Table of Contents
- Where and when did you buy your first home?
- How did you find it?
- Was it love at first sight?
- What condition was it in?
- You once got rid of your bed to house pinball machines – did you apply the same use of space to your first home?
- What did you do in terms of interior design?
- So you didn’t sell?
- What did buying teach you?
- What is your advice for first-time buyers?
- Did anything go wrong for you in the whole buying process?
- How has your home layout changed much then during Covid?
- You can only have one: dream home or dream pinball machine?
- How to get your Metro newspaper fix
Geoff is such a fan of pinball machines, he’s filled his flat with them (Picture: David Pickens)
Geoff Harvey, aka Pinball Geoff on BBC One’s The Repair Shop, once got hold of ten pinball machines for free as a teenager while his parents were away.
When they got home, Geoff was asked to stash them in his room – and he ended up throwing away his bed and furniture and sleeping under the machines.
These days, Geoff lives in ‘delightful’ Stoke Newington but the love of pinball is still as strong as ever, with a collection of 150 machines and a thriving business, Pinball Alley.
Geoff also actively volunteers for mental health charity The Listening Place, which provides one-to-one support for those who feel life is no longer worth living.
Where and when did you buy your first home?
In glorious Stoke Newington back in 1993, having lived in this diverse area for about five years previously.
How did you find it?
A woman called Fran was after a pinball machine for her The Who-obsessed husband Dave and I found them a 1970s Captain Fantastic based on the film Tommy. As she was so delightful I went out of my way to help them.
They were kind, generous souls and having both worked in the corporate banking market, very different from my own life experiences.
One day they asked why I had never thought of buying a property and I explained that I was – and still am – awful with money.
They said that they may be able to help and showed me the flat that I live in now,
which was in a bit of a state but has a lovely cobbled yard. It was built, according to the plaque, in 1890 as homes for the railway workers.
Was it love at first sight?
I loved the vibe immediately and then found they had bought it in an auction for £24,800 and I could have it for the same. To quote my bank manager at the time: ‘I will even give a mortgage to you Geoff’. And I have been fabulously happy here ever since.
What condition was it in?
When I moved in it was in poor shape and dull, beige and non-descript, but I had some ideas and realised that you can do anything with a space.
You once got rid of your bed to house pinball machines – did you apply the same use of space to your first home?
My childhood bedroom was very psychedelic and when I discovered pinball, when I was 13 or 14, very full. My parents arrived home after a jaunt away to find access difficult as I had filled the family home with my new four-legged friends.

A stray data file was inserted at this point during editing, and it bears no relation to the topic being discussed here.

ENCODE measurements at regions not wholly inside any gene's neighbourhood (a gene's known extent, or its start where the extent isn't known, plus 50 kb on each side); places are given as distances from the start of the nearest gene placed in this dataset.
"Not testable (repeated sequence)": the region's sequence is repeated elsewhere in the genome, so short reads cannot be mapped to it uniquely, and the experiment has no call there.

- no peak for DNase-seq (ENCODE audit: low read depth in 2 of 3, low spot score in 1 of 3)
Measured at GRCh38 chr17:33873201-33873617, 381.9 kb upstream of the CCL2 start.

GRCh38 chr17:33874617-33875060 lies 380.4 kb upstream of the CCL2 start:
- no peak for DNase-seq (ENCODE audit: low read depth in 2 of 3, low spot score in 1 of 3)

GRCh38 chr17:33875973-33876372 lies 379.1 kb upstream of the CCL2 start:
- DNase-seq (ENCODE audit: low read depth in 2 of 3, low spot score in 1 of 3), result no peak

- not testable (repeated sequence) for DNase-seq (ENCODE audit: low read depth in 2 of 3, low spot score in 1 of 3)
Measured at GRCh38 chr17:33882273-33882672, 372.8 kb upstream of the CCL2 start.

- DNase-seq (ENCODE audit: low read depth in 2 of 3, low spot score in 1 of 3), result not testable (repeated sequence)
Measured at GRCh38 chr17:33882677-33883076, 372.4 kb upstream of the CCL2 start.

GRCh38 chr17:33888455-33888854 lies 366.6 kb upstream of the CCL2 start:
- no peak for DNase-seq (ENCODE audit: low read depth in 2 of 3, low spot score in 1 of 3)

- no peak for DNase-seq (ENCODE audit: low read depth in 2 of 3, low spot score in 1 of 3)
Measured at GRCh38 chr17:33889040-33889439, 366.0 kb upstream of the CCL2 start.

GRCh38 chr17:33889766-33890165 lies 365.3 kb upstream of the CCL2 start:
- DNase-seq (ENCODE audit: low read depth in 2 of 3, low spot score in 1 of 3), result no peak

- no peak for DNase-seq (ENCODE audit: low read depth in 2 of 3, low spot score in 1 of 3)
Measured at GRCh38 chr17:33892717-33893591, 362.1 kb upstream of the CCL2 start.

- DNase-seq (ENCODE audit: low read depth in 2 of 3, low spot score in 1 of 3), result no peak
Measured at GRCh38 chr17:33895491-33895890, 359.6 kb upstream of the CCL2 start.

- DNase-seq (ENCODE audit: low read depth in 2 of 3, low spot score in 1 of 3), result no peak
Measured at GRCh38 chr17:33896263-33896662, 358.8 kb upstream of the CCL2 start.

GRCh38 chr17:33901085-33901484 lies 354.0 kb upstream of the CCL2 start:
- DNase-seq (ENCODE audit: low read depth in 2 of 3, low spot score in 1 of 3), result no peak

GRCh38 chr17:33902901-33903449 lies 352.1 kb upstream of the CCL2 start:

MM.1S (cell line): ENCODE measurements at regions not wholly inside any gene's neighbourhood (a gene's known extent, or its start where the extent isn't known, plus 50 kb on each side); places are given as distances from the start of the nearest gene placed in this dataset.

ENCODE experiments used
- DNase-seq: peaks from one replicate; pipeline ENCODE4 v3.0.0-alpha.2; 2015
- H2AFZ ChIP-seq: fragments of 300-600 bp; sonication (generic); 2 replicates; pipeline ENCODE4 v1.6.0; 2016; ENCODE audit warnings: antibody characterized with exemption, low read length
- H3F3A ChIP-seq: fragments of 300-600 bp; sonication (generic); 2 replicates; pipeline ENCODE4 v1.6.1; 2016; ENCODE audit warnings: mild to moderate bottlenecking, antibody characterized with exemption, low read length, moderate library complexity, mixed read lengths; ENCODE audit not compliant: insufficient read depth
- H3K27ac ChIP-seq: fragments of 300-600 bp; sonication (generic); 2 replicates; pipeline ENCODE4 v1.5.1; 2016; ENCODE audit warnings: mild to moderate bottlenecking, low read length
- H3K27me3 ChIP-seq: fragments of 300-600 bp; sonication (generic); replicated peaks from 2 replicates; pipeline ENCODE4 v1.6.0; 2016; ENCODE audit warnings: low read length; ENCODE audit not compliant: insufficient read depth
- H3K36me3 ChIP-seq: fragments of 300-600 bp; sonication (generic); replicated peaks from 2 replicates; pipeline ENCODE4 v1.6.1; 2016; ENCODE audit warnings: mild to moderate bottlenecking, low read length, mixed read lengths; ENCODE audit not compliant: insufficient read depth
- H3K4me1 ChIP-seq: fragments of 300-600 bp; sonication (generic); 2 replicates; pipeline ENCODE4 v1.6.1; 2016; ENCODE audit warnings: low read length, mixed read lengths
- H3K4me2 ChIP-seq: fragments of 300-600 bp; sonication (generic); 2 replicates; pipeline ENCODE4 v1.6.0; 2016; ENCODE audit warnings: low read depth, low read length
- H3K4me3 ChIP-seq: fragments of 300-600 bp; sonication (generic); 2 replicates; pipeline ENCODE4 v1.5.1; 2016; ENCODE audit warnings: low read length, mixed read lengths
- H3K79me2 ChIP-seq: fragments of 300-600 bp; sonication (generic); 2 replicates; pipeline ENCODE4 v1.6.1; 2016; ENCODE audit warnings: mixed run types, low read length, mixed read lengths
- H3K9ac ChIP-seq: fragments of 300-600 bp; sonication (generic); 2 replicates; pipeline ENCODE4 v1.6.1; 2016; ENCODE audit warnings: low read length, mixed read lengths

They said, ‘Geoffrey, you can have as many as you like but they must be in your room’. That seemed deeply unfair at the time but – in retrospect – is inordinately reasonable. To accommodate the pinball machines I dispensed with anything unnecessary – such as furniture, including the bed – and I slept happily underneath them for many years.
My present bed is on stilts and I sleep very near the ceiling, which is reminiscent of being under a pinball machine.
What did you do in terms of interior design?
It went from dull and beige to mostly black, but I added glitter – which
gave it a strange feeling of size, unexpectedly. One ceiling is clouds and sky and I have semi-themed rooms.
It is a small two-bedroom flat and I have one room, which is robot-based, one which was meant to be Vegas-like, a green office and a bathroom that was going to be ghost train but ended up more goth.
So you didn’t sell?
I love being here and the market value has never interested me as I hope to live here forever… given the reality of mortal existence, of course.
What did buying teach you?
I learnt that having a stable home and somewhere that myself and my various cats and partners can feel settled and happy is a wonderful source of creativity, stability and security.
I really look forward to going home, feeding the cats, cooking, listening to Radio 4 or playing my 1950s jukebox. It is a base from which to explore the world from – or to hide, too, at times.
What is your advice for first-time buyers?
I would advise someone to look for somewhere they will feel content rather than as an investment and not be put off by size or decor, as one can do loads with a smallish space. One is only limited by the boundaries of the imagination.
Did anything go wrong for you in the whole buying process?
My purchase went through bizarrely easily and so straightforward I am
How has your home layout changed much then during Covid?
My home is a bit full and messy post-Covid, but was such a lovely base for me during this turbulent time. Much of it has remained the same, with a few bits of work in progress.
You can only have one: dream home or dream pinball machine?
Dream home. Where I am but with infinite space to fill it with dream pinball machines. All pinball machines seem magical and exciting to me, despite having more than 150. They are just like friends – one can never have too many.
Do you have a story to share?
Get in touch at [email protected].